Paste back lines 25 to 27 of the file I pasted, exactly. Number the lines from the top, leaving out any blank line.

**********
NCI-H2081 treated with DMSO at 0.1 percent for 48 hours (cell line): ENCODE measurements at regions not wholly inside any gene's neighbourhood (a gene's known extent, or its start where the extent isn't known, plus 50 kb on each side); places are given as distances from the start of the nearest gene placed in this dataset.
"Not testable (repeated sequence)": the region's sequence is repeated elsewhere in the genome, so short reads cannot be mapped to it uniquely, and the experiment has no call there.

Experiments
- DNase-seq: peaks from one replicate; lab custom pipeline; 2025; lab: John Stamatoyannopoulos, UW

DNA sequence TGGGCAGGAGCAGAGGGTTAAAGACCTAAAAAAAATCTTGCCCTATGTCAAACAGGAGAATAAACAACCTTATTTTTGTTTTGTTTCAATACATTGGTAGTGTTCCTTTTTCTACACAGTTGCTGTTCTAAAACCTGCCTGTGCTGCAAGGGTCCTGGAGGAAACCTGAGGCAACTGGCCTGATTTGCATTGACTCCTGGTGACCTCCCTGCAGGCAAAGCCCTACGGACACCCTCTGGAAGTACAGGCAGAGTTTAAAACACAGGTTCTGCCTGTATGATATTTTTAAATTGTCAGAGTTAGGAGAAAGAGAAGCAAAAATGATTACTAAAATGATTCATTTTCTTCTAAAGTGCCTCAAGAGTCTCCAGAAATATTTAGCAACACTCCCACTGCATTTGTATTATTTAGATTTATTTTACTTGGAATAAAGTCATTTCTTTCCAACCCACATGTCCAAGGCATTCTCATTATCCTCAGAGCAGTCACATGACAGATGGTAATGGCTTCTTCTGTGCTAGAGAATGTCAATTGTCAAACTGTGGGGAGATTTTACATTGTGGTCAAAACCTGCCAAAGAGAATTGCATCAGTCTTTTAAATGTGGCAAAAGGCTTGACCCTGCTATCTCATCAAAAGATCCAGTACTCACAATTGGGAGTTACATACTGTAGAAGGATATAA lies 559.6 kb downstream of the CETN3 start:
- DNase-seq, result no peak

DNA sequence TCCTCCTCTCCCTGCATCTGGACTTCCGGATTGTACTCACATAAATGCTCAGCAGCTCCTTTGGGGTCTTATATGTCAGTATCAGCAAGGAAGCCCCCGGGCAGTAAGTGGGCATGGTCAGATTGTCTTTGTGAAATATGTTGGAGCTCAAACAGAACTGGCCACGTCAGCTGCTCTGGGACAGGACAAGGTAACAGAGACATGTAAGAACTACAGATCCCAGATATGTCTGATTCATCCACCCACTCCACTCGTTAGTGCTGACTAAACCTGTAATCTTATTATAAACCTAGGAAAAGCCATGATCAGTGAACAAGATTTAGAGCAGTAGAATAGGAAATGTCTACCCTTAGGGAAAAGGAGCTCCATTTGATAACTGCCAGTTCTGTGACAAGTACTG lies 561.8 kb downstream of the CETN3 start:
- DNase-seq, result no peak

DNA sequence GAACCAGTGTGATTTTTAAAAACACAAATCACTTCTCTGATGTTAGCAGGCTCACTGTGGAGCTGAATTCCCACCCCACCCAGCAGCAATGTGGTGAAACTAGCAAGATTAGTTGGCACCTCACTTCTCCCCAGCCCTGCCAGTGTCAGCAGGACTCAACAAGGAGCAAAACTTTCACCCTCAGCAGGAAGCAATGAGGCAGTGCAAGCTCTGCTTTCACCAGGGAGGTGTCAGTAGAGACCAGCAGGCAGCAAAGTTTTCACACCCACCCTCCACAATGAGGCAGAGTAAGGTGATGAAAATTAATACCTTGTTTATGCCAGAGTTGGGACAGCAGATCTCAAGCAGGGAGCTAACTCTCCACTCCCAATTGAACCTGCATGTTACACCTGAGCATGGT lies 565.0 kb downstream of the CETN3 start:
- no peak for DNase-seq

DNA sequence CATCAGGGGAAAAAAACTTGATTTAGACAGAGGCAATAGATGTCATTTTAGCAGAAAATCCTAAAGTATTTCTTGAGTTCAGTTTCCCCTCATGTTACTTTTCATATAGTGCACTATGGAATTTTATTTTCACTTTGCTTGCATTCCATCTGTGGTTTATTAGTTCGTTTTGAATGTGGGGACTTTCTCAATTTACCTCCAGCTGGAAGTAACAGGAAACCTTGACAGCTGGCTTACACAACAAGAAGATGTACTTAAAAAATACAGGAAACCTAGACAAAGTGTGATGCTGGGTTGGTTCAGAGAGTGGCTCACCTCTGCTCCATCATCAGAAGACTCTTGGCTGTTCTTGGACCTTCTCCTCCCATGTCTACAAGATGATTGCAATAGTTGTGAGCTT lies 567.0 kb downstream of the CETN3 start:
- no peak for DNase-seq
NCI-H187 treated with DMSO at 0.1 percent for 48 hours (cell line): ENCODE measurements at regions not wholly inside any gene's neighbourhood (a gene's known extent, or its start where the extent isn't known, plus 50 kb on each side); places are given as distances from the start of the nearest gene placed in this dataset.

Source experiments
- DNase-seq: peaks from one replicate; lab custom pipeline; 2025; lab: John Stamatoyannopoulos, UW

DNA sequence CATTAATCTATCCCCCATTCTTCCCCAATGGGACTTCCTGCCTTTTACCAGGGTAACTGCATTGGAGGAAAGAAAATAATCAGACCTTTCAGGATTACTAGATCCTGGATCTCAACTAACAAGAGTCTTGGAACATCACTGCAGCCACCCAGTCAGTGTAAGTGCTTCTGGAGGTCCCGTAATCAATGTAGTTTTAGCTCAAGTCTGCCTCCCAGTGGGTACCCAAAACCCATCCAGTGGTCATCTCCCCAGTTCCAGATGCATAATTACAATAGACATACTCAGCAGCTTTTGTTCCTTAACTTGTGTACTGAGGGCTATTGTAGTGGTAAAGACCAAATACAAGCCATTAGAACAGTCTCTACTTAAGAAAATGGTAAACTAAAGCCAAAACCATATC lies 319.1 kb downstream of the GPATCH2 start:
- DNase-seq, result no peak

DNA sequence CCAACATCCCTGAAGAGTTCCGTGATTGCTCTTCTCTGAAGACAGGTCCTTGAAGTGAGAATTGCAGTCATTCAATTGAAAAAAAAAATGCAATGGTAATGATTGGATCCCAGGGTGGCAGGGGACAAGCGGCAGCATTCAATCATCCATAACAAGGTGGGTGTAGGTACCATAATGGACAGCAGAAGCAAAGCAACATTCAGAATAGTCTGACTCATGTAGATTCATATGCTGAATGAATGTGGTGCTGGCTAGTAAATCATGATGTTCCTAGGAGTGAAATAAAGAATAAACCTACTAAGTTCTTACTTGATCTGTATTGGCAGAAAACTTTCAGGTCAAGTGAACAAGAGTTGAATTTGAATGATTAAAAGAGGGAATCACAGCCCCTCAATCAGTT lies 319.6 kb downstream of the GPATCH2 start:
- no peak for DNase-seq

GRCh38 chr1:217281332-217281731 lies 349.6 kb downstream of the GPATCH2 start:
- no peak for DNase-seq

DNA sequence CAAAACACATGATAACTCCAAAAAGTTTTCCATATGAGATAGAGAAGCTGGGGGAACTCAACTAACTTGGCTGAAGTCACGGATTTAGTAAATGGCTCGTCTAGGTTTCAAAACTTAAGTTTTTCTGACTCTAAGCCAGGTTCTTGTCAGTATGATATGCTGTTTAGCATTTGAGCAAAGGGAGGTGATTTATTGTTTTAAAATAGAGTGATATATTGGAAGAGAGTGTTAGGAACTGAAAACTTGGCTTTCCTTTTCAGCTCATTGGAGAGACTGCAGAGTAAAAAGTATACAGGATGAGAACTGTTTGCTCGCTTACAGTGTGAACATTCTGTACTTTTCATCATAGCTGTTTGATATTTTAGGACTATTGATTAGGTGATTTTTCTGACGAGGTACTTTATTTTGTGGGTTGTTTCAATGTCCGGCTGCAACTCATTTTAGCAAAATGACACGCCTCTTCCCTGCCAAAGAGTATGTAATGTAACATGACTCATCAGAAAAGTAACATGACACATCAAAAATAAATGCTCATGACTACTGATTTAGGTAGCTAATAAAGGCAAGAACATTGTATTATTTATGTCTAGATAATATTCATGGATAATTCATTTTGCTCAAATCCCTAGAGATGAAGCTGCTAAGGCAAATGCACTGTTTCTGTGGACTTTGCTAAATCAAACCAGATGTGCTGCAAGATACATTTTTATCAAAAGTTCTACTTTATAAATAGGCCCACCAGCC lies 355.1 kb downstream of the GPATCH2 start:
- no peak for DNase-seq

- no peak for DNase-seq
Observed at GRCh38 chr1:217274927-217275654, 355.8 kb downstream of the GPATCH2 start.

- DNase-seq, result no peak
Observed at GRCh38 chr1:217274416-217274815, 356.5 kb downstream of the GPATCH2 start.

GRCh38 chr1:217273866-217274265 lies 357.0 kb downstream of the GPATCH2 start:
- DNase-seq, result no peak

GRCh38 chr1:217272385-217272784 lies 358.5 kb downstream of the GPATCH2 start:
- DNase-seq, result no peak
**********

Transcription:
Observed at GRCh38 chr1:217274927-217275654, 355.8 kb downstream of the GPATCH2 start.

- DNase-seq, result no peak
Observed at GRCh38 chr1:217274416-217274815, 356.5 kb downstream of the GPATCH2 start.